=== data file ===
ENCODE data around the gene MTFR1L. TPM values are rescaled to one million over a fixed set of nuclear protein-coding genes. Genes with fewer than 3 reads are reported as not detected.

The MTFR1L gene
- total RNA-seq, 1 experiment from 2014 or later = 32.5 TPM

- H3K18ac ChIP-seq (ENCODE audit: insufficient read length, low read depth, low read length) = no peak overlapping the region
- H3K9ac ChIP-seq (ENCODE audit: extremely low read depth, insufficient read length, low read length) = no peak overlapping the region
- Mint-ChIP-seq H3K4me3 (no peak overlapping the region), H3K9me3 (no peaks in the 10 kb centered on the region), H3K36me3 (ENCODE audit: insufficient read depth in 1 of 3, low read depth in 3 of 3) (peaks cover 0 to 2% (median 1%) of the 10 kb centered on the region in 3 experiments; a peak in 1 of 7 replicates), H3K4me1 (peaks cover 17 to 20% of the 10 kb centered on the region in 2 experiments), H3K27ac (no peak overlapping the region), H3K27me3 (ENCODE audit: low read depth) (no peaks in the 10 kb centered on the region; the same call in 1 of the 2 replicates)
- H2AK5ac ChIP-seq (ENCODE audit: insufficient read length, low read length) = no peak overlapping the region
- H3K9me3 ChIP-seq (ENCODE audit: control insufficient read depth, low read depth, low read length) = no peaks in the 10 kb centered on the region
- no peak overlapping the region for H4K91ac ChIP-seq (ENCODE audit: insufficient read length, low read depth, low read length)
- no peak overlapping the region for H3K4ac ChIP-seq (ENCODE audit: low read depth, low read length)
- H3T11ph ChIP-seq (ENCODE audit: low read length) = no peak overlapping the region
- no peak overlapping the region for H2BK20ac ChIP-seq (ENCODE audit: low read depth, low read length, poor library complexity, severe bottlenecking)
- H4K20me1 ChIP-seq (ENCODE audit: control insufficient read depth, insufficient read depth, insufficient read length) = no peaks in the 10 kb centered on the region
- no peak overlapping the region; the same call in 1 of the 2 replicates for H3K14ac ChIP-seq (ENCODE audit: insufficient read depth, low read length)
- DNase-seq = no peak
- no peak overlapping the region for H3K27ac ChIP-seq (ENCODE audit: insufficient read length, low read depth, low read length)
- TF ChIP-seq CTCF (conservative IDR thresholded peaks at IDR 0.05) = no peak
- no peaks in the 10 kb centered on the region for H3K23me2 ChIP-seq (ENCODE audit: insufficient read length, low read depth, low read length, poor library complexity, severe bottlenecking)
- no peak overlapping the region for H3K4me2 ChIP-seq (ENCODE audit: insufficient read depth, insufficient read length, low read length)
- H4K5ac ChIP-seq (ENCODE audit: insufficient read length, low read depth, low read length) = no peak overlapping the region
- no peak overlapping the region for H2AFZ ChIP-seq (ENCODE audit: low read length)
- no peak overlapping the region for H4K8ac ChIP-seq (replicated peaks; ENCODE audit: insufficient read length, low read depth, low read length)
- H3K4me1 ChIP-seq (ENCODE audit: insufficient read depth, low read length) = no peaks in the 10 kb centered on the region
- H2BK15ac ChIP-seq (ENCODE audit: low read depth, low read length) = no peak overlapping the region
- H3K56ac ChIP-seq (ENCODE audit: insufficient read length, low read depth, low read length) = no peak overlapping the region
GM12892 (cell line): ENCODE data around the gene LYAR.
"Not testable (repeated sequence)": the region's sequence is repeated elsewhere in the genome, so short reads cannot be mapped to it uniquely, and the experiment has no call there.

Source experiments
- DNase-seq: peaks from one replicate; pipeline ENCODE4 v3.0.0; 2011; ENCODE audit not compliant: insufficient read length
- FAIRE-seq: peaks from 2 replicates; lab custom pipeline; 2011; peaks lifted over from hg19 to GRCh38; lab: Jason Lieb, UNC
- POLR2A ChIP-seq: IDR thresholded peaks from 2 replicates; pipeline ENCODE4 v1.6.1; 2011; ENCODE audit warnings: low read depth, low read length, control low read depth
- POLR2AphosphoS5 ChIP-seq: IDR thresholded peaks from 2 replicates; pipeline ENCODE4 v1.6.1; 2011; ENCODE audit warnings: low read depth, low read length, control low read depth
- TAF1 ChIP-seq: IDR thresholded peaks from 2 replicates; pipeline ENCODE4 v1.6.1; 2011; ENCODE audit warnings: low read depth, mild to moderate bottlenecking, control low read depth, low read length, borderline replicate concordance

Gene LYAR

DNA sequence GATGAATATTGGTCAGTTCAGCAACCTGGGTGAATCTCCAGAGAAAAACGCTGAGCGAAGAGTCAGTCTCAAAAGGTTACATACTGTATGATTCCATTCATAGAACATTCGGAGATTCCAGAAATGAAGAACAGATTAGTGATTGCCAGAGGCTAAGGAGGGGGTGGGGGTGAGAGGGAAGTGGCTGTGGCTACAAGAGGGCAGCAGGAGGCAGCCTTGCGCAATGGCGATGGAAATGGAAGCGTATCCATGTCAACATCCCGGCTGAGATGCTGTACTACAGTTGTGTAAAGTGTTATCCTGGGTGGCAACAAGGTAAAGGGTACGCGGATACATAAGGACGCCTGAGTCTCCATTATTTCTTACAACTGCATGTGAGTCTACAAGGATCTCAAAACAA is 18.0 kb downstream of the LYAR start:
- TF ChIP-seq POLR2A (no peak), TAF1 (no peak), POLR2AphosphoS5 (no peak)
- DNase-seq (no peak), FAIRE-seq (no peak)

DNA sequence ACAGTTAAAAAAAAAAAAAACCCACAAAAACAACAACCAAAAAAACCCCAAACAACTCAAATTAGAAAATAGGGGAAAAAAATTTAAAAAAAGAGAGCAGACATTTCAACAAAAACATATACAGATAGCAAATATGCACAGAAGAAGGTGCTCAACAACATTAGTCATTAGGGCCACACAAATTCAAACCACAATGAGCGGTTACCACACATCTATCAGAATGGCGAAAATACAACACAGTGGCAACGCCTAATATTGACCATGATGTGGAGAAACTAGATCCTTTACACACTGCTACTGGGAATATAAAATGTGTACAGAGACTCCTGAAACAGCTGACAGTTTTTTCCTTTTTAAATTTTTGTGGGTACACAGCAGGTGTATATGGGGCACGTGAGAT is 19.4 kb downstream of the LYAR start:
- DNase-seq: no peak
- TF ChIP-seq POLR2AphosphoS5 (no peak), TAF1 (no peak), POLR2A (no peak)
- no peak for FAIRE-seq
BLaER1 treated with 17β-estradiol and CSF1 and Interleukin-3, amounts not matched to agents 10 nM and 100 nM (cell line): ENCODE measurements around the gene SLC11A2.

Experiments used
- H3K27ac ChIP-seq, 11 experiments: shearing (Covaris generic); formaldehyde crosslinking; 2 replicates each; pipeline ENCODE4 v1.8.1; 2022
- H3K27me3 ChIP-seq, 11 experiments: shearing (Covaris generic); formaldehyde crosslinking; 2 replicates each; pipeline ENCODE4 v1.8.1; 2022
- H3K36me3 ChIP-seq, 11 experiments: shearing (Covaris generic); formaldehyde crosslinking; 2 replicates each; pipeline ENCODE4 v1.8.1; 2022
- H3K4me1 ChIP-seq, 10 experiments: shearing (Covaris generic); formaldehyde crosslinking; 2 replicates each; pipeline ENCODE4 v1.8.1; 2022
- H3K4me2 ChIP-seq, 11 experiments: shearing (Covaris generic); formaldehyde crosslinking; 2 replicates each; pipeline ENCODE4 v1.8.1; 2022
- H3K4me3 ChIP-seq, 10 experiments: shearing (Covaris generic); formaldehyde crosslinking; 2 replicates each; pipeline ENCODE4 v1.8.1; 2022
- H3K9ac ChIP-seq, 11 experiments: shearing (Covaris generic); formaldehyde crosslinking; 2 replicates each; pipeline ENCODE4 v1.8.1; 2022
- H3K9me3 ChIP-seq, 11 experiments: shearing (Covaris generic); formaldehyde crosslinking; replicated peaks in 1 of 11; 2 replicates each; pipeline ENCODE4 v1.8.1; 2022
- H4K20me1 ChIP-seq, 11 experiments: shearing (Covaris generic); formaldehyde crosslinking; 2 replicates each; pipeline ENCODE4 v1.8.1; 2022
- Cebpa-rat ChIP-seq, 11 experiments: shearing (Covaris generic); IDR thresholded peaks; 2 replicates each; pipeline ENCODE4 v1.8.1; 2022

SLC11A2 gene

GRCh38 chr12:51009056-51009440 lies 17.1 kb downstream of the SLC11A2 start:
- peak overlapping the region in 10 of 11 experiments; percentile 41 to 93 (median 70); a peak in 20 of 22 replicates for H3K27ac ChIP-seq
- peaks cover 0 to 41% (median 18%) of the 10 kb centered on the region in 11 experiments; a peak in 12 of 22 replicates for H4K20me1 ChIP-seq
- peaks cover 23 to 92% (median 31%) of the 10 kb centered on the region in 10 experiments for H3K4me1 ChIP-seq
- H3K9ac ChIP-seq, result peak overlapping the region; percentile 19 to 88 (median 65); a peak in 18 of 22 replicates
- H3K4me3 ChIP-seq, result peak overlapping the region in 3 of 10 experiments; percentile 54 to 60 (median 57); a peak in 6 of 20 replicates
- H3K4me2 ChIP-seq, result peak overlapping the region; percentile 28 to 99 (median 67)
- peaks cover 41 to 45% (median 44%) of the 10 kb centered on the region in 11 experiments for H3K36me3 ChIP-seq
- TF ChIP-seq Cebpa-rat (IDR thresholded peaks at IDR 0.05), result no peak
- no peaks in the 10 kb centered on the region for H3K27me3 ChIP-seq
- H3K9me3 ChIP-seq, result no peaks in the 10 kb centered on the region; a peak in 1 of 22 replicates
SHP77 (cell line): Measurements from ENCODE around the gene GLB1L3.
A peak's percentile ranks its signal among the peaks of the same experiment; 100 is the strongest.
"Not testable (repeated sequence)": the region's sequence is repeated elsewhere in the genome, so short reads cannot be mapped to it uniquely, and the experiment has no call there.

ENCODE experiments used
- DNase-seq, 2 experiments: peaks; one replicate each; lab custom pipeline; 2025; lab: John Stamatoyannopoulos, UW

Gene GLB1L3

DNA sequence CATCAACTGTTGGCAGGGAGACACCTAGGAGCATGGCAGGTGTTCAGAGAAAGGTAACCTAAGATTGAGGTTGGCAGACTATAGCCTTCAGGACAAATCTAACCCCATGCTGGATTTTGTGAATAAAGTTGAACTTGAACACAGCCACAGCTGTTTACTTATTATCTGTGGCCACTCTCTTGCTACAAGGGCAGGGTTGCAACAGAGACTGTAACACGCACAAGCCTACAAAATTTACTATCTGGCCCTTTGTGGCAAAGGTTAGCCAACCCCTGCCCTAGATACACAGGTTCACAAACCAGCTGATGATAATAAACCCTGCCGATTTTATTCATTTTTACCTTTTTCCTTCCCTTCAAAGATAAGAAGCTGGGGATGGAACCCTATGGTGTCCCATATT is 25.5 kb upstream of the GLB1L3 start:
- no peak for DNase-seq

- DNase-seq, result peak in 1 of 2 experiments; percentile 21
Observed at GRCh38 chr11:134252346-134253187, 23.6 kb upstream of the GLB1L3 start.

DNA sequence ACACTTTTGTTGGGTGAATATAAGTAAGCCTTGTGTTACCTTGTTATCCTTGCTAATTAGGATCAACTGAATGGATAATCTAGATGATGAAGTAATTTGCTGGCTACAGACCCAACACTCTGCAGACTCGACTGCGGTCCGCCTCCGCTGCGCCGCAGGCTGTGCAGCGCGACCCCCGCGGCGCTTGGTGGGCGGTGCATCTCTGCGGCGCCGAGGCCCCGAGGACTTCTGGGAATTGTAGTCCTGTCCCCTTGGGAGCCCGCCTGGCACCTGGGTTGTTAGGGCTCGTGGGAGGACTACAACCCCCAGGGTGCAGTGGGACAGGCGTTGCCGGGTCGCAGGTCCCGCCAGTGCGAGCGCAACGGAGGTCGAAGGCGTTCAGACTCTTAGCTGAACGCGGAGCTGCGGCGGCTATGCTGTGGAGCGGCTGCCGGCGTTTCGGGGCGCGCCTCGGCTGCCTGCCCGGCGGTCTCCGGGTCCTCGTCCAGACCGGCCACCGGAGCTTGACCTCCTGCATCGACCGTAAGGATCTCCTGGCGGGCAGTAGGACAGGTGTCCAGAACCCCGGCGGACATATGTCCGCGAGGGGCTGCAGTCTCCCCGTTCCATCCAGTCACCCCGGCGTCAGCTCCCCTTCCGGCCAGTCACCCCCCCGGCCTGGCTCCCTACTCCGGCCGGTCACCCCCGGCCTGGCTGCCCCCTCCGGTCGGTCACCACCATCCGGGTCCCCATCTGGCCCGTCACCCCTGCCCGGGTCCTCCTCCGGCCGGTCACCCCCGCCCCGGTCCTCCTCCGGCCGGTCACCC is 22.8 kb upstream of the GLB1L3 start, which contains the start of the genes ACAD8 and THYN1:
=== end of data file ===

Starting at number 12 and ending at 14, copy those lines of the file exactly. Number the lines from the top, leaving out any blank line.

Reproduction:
- no peak overlapping the region for H2BK20ac ChIP-seq (ENCODE audit: low read depth, low read length, poor library complexity, severe bottlenecking)
- H4K20me1 ChIP-seq (ENCODE audit: control insufficient read depth, insufficient read depth, insufficient read length) = no peaks in the 10 kb centered on the region
- no peak overlapping the region; the same call in 1 of the 2 replicates for H3K14ac ChIP-seq (ENCODE audit: insufficient read depth, low read length)